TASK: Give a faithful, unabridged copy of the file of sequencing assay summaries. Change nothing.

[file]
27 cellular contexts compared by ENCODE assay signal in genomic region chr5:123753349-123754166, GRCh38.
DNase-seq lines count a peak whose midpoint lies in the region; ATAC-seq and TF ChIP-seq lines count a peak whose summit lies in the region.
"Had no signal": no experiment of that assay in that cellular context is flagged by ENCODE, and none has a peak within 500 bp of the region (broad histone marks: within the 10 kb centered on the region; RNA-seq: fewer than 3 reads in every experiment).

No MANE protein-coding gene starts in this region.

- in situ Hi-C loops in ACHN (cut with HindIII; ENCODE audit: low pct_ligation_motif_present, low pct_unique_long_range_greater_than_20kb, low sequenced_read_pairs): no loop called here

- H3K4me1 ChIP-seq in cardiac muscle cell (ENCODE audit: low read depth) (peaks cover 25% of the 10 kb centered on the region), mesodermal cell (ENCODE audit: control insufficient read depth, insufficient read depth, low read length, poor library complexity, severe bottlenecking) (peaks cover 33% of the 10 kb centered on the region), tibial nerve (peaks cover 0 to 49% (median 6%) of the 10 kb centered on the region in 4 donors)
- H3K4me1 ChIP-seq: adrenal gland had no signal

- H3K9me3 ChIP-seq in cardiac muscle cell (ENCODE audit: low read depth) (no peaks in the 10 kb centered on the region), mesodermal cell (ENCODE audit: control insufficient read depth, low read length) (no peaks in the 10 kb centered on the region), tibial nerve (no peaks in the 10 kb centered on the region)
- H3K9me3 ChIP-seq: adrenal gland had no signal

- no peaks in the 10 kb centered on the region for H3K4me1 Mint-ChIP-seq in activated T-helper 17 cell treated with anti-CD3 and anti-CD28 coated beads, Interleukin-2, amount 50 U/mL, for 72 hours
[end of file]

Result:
27 cellular contexts compared by ENCODE assay signal in genomic region chr5:123753349-123754166, GRCh38.
DNase-seq lines count a peak whose midpoint lies in the region; ATAC-seq and TF ChIP-seq lines count a peak whose summit lies in the region.
"Had no signal": no experiment of that assay in that cellular context is flagged by ENCODE, and none has a peak within 500 bp of the region (broad histone marks: within the 10 kb centered on the region; RNA-seq: fewer than 3 reads in every experiment).

No MANE protein-coding gene starts in this region.

- in situ Hi-C loops in ACHN (cut with HindIII; ENCODE audit: low pct_ligation_motif_present, low pct_unique_long_range_greater_than_20kb, low sequenced_read_pairs): no loop called here

- H3K4me1 ChIP-seq in cardiac muscle cell (ENCODE audit: low read depth) (peaks cover 25% of the 10 kb centered on the region), mesodermal cell (ENCODE audit: control insufficient read depth, insufficient read depth, low read length, poor library complexity, severe bottlenecking) (peaks cover 33% of the 10 kb centered on the region), tibial nerve (peaks cover 0 to 49% (median 6%) of the 10 kb centered on the region in 4 donors)
- H3K4me1 ChIP-seq: adrenal gland had no signal

- H3K9me3 ChIP-seq in cardiac muscle cell (ENCODE audit: low read depth) (no peaks in the 10 kb centered on the region), mesodermal cell (ENCODE audit: control insufficient read depth, low read length) (no peaks in the 10 kb centered on the region), tibial nerve (no peaks in the 10 kb centered on the region)
- H3K9me3 ChIP-seq: adrenal gland had no signal

- no peaks in the 10 kb centered on the region for H3K4me1 Mint-ChIP-seq in activated T-helper 17 cell treated with anti-CD3 and anti-CD28 coated beads, Interleukin-2, amount 50 U/mL, for 72 hours